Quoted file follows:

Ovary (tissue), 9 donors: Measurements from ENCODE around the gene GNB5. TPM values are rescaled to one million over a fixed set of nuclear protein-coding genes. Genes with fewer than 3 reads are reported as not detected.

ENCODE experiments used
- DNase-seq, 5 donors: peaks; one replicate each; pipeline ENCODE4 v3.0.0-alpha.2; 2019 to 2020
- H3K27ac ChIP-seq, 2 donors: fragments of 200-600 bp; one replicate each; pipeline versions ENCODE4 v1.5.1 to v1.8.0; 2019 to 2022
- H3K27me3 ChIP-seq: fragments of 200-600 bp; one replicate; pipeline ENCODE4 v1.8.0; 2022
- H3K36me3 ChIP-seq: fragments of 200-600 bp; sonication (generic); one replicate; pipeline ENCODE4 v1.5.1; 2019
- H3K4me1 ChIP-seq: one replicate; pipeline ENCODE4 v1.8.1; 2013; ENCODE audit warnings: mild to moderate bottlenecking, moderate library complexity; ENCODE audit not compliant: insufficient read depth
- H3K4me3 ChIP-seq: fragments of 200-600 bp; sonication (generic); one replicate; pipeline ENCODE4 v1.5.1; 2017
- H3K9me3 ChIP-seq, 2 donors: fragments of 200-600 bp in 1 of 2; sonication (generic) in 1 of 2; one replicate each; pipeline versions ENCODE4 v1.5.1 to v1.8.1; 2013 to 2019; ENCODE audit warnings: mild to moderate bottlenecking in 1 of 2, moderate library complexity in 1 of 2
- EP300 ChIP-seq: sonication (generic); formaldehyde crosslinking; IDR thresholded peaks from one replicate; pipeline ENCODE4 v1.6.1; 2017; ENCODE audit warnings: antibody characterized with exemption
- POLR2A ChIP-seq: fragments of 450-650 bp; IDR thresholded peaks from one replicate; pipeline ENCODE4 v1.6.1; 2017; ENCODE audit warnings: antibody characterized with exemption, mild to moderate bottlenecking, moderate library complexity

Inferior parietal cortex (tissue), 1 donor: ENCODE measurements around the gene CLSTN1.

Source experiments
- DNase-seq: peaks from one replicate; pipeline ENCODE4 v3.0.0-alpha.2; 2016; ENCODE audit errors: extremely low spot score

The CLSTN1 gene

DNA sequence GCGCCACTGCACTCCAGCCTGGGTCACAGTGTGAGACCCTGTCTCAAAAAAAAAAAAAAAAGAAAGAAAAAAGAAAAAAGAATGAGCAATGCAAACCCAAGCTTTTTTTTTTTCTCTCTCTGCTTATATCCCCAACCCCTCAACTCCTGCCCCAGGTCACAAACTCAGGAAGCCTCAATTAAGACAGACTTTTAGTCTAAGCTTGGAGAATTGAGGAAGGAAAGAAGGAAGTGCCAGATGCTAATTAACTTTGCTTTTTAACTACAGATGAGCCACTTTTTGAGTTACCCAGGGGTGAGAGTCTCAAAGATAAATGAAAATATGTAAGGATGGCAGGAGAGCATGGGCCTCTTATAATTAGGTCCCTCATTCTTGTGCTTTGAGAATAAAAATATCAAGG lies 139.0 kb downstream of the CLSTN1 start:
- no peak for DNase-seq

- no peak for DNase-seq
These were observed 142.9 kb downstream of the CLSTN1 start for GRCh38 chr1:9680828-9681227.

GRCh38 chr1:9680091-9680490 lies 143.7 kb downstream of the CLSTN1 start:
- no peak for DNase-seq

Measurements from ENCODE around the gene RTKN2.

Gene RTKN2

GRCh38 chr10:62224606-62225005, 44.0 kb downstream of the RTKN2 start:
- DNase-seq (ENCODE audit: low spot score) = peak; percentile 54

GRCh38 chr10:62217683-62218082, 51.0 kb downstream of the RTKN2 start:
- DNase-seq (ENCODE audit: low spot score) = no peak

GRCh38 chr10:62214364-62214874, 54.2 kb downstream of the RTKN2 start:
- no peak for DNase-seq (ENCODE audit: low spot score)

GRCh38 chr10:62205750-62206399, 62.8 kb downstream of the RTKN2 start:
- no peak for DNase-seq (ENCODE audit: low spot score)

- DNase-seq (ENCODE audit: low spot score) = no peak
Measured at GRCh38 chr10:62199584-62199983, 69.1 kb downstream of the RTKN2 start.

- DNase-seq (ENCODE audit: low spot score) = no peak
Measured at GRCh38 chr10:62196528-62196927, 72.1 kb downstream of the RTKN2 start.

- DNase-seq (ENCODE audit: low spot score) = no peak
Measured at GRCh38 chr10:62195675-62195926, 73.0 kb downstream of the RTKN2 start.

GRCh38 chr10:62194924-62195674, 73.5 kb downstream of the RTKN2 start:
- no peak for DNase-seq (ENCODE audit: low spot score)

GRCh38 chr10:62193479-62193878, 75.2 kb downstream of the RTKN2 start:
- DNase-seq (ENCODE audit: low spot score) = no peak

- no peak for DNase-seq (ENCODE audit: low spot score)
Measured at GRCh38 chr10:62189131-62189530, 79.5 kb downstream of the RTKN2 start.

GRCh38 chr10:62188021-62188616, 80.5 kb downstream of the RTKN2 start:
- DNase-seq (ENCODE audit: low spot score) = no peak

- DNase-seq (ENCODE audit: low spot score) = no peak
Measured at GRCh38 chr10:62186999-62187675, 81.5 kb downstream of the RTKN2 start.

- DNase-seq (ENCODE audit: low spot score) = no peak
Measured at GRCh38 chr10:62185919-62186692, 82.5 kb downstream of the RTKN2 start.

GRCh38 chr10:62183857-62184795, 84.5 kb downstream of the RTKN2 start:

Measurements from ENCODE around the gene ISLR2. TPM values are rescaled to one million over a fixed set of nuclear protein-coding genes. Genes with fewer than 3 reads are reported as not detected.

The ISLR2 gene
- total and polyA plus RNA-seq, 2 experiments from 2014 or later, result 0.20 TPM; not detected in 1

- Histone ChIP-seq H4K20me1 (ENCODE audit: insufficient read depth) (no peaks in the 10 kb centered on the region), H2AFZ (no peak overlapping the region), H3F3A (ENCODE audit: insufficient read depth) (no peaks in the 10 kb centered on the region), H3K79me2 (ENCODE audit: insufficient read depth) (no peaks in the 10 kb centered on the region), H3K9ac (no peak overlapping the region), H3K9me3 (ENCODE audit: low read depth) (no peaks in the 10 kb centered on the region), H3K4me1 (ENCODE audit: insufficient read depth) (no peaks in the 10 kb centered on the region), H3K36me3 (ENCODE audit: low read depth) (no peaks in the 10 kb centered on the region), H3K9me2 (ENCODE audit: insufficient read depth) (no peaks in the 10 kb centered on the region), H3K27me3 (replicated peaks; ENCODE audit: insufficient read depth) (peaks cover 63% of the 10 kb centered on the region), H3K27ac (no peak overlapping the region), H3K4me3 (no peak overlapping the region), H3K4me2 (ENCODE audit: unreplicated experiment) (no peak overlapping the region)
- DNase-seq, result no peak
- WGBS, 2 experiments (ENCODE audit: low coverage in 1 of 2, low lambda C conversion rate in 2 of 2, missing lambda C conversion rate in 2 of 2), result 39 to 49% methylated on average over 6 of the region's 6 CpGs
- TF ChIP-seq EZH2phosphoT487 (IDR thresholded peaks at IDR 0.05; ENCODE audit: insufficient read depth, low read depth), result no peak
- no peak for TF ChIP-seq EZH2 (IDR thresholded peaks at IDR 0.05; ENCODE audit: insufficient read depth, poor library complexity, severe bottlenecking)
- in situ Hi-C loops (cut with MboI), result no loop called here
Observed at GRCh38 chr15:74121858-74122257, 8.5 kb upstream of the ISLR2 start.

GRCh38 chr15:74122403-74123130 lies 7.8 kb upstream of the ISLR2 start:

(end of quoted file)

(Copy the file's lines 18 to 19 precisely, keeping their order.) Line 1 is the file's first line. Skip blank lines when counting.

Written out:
- no peak for DNase-seq
These were observed 142.9 kb downstream of the CLSTN1 start for GRCh38 chr1:9680828-9681227.